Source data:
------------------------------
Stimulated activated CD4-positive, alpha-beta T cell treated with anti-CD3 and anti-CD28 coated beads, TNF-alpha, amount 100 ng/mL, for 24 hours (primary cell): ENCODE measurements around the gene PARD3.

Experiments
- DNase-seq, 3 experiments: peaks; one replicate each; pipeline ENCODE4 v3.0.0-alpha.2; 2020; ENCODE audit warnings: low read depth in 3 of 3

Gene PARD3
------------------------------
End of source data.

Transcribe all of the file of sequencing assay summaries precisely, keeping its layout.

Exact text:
Stimulated activated CD4-positive, alpha-beta T cell treated with anti-CD3 and anti-CD28 coated beads, TNF-alpha, amount 100 ng/mL, for 24 hours (primary cell): ENCODE measurements around the gene PARD3.

Experiments
- DNase-seq, 3 experiments: peaks; one replicate each; pipeline ENCODE4 v3.0.0-alpha.2; 2020; ENCODE audit warnings: low read depth in 3 of 3

Gene PARD3